Sharing accident photos 'illegal': UAE reminder after plane crash
People taking and sharing photos of accident sites can receive serious penalties, the UAE's top aviation authority warned after a plane crash-landed in Dubai last week.
"GCAA warns all residence in the UAE to stop abusing social networks by publishing videos, news or pictures of aviation's accidents," the General Civil Aviation Authority posted on its official Twitter account.
"Sharing such practices is considered to be irresponsible and disrespectful to the victims, and is punishable under UAE law."
Last week, the Boeing 777 jet, flying from India, made an emergency landing just before 1 pm local time, sending black smoke billowing into the air and halting all traffic at the Middle East's busiest airport.
All 275 people on board the flight were evacuated safely and no injuries were reported among them.
However, one firefighter died as he responded to the fire onboard the plane after its crash-landing.
"I salute his ultimate sacrifice that kept many from harm's way. Our thoughts and prayers are with his family," GCAA director general Saif al-Suwaidi said at the time.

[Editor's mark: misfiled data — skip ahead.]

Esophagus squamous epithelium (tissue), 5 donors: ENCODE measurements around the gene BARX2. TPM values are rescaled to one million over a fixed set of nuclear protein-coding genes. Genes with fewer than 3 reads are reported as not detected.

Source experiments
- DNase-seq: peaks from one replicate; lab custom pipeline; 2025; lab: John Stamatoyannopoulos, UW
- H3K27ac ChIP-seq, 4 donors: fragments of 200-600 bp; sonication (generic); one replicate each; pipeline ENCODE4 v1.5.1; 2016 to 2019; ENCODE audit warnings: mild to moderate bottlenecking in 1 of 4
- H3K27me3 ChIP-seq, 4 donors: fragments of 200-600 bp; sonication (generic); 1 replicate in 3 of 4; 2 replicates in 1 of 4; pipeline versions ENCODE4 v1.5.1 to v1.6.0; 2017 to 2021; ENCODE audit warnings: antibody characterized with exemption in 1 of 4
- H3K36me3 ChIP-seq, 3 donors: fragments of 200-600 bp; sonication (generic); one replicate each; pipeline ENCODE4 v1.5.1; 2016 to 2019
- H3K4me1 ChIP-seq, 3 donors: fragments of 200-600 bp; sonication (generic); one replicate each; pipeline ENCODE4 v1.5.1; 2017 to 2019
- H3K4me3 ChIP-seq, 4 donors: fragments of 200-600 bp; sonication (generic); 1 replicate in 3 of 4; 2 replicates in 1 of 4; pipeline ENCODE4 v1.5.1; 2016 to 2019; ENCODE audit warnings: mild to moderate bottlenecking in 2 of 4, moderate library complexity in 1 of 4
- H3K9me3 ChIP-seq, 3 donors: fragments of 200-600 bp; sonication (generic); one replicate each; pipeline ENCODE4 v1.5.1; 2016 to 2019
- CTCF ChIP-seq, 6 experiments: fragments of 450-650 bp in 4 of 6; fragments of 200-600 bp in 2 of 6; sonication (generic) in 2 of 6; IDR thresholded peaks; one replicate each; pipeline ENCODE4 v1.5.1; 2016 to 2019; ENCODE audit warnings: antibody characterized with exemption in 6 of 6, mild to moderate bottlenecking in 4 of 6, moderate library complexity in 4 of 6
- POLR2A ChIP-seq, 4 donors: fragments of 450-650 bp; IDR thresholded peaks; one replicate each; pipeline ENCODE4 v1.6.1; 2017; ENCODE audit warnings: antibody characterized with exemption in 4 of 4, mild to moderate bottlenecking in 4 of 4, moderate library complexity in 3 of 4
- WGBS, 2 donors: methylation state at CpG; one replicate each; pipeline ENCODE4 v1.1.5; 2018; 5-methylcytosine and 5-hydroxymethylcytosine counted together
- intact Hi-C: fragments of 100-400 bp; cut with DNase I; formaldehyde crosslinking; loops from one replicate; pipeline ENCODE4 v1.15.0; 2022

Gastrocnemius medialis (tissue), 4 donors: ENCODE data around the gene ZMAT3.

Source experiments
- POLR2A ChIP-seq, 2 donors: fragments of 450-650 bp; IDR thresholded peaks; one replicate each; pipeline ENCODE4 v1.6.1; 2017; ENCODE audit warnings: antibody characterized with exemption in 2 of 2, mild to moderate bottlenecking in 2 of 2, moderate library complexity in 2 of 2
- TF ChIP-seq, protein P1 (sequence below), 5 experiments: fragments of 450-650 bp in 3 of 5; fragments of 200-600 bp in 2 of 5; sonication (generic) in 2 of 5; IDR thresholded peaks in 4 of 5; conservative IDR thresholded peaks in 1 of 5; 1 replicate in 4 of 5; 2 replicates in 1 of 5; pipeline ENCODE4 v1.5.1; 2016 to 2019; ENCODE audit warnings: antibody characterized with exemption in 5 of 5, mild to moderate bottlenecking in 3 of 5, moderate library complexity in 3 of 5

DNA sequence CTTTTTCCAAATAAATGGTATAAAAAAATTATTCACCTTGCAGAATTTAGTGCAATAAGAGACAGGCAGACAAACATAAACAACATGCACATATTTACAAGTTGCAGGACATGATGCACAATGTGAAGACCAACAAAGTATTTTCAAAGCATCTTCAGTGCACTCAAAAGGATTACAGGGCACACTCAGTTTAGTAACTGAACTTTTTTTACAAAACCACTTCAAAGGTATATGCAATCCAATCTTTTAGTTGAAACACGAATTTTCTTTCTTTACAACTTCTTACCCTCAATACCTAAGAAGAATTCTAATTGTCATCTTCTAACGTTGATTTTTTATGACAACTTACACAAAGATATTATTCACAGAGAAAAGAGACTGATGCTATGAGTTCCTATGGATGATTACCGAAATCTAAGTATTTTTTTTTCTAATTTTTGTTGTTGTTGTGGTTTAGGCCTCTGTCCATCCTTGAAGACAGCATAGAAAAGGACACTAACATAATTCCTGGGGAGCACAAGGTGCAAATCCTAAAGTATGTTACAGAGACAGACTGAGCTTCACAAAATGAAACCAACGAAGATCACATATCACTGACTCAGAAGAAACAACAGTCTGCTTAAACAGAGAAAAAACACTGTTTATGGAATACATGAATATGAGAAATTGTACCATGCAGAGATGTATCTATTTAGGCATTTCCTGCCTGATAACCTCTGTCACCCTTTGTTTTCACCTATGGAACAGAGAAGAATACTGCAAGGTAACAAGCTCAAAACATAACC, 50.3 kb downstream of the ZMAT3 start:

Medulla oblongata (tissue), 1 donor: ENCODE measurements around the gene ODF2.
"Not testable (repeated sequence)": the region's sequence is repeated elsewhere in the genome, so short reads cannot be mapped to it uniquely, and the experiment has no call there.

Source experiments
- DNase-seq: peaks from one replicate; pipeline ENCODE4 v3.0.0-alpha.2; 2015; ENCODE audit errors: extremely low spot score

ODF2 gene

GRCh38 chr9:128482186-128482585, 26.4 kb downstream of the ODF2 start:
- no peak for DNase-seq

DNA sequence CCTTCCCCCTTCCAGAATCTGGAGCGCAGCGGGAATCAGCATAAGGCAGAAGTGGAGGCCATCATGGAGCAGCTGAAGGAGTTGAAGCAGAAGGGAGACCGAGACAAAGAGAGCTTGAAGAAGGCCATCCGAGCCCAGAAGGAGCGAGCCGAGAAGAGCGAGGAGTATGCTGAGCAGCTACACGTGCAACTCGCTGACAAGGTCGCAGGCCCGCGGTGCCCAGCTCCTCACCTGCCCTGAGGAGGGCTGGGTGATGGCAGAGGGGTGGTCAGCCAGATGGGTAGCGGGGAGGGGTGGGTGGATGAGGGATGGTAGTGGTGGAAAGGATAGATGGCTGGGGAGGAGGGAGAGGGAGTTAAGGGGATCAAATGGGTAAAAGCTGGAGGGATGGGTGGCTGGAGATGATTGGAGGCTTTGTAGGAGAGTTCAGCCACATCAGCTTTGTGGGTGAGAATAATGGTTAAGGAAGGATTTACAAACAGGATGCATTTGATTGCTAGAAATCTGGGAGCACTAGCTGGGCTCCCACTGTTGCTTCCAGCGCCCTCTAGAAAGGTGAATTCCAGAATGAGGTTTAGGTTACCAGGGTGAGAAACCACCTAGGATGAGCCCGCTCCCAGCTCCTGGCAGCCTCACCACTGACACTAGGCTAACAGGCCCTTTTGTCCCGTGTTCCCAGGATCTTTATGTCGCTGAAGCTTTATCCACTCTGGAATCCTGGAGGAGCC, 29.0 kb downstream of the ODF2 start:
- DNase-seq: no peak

The aviation authorities came as a reminder of the country's cybercrime law as people posted images and videos of the plane on fire across social media and news channels.
According to the 2012 law, anyone found guilty of a cybercrime - which includes taking images of accident sites - could face up to life imprisonment and/or a fine varying between 50,000 Dirhams ($13,600) and three million Dirhams ($816,800) - and expatriates can expect to be deported.
Last month, the interior ministry cautioned that the circulation of such images was "unacceptable", as they can cause "psychological shock" to families of victims of the accidents.
The warning followed a fatal traffic accident in Ajman, as images of the crash site were later seen on social media.
In January, two men were detained for seven days after taking "selfies" outside a Dubai hotel while it was on fire.
However, the city's public prosecution decided to release the two young men after a thorough investigation into the photo posted on social media found no evidence of criminal intent.
If convicted, the young men would also have faced three years in jail and a fine of no less than 30,000 Dirhams ($8,000).